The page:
The purpose of this study was to explore the relationship between athletic identity and the racial identity of Black student-athletes at predominantly White institutions. The researcher set out to contribute to the gap in both the research and practitioner literature on the Black student-athlete experience. In addition, the author hoped to add to the literature on Black racial identity development by examining it in the context of athletic identity. Existing literature supports that the experience of Black college students is still different in relation to their majority group peers. Additionally, experts agree that the experiences of Division I student-athletes are vastly different than their nonathlete peers. The seminal work on Nigrescence theory, as well as successive updates to the theory by William Cross formed the theoretical foundation for the study. A diverse population of Division I student-athletes from eight universities formed the population for this study. The student-athletes represented both genders and a variety of years of participation, sizes of universities, and types of sports. The student-athletes were given two surveys that measured their Black racial identity and their athletic identity. The statistical analysis utilized did not support a relationship between the Black racial identity attitudes and athletic identity, years of participation and type of sports team across all three research questions, due in part to a trend in the data that reduced variation of responses within the population. However, when interpreted through the lens of Cross's theory of Nigrescence, there was a relationship between the two variables in the study.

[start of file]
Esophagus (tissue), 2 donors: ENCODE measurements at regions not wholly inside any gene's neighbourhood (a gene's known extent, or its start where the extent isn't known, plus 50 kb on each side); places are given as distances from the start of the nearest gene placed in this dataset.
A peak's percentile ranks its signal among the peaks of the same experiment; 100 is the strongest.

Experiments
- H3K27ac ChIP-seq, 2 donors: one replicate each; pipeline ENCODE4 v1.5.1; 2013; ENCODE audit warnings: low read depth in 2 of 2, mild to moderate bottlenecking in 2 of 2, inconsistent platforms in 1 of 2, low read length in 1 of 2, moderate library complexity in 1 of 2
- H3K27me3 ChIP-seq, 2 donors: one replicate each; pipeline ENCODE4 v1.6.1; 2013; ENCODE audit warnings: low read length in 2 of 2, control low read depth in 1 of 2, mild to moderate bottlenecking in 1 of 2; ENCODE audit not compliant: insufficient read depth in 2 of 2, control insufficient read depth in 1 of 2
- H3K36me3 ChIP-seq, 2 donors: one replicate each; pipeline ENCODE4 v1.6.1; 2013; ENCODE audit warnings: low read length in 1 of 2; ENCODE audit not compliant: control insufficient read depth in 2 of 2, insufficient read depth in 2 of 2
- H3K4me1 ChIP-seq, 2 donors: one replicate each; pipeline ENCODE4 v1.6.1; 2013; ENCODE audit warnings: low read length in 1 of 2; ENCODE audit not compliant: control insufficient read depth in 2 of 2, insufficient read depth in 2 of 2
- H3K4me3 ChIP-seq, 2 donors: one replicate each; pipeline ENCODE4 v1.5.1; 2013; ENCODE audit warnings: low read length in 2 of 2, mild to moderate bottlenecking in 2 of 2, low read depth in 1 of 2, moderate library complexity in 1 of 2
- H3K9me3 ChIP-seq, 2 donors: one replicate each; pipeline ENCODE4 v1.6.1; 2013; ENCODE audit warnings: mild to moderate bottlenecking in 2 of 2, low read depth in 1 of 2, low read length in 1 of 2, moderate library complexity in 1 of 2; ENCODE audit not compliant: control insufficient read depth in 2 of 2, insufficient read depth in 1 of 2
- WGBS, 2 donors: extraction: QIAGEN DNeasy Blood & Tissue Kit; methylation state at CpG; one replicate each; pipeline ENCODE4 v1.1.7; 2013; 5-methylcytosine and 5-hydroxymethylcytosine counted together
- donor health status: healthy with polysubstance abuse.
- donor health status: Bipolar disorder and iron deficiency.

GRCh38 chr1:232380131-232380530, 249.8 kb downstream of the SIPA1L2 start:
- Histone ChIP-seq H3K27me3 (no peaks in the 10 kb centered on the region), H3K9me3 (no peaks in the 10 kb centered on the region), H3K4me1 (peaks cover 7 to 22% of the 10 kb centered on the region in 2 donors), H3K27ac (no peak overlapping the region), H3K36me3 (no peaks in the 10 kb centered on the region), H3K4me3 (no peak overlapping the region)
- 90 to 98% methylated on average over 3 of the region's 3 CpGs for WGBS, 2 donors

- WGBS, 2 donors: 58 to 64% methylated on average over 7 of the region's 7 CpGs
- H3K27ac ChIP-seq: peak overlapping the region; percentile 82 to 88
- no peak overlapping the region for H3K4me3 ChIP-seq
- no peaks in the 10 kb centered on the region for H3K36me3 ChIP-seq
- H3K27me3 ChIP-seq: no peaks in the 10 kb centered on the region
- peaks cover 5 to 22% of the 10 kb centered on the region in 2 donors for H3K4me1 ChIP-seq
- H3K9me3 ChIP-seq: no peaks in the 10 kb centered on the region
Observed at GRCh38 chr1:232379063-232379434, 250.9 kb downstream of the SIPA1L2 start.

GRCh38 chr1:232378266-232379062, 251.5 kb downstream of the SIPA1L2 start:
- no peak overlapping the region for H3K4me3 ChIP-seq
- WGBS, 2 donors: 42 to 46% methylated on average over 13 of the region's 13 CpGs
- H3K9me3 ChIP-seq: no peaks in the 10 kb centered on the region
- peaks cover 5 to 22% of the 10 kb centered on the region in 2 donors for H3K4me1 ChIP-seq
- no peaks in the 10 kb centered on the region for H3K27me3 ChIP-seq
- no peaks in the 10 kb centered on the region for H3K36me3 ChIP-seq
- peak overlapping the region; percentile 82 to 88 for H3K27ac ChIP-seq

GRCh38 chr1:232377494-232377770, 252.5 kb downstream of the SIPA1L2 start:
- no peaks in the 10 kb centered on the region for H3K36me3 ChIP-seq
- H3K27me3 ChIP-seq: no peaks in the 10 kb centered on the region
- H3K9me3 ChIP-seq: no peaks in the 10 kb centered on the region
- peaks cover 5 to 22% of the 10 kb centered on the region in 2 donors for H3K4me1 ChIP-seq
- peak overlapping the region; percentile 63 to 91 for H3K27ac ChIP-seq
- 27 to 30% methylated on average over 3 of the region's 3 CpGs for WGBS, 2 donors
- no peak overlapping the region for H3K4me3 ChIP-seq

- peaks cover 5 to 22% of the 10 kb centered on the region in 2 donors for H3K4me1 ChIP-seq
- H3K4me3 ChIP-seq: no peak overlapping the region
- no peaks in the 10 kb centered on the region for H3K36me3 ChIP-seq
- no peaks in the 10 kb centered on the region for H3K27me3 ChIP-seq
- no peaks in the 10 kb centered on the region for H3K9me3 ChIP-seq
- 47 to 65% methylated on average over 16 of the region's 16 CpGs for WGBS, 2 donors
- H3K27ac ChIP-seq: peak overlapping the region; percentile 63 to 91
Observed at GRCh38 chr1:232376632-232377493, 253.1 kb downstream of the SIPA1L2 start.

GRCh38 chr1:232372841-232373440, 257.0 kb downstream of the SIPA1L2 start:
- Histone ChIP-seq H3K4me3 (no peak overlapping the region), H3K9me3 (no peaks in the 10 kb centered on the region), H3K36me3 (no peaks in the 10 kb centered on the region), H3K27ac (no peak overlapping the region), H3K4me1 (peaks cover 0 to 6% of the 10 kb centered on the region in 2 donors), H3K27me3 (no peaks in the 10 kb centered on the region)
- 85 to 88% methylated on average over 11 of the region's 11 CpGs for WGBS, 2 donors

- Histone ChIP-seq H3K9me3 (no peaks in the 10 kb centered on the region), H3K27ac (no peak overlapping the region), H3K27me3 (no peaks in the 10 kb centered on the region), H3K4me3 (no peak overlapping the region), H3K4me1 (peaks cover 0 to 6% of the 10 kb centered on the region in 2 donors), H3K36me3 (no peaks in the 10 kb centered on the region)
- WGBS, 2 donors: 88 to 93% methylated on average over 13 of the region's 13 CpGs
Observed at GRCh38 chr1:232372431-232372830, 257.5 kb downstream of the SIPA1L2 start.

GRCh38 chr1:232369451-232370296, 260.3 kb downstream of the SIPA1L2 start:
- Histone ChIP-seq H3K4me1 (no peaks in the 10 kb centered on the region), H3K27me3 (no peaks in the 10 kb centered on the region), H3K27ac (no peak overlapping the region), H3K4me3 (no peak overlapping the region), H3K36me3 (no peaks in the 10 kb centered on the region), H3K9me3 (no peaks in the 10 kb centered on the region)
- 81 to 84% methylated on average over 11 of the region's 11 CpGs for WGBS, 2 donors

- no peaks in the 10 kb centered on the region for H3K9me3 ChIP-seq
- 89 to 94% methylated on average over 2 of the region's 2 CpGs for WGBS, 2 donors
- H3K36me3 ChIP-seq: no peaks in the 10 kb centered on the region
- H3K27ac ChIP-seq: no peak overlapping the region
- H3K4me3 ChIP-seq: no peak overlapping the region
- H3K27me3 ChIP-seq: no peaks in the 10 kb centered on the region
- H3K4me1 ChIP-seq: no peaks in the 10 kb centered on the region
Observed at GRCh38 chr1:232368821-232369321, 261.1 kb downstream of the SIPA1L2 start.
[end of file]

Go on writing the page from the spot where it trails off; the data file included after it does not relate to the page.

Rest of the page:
The primary conclusion was, per Cross's theory of Nigrescence, the data appeared to demonstrate that athletic identity can serve the same function as an internalization stage Black racial identity. The secondary conclusion was the strength of the athletic reference group seemed to impact Black student-athletes, regardless of the degree of their athletic identity, and final conclusion was despite the potential lack of exploration of other forms of identity, a socialized athletic identity seemed to contribute to the psychosocial development of the Black student-athletes in this study.
|Commitee:||Greenberg, Joseph, Konwerski, Peter, Walker, Michael, Yen, Cherng-Jyh|
|School:||The George Washington University|
|Department:||Educational Leadership and Administration|
|School Location:||United States -- District of Columbia|
|Source:||DAI-A 69/01, Dissertation Abstracts International|
|Subjects:||African Americans, School administration|
|Keywords:||Athletes, Athletic identity, Black student-athletes, Racial identity, Student development, Student-athletes|
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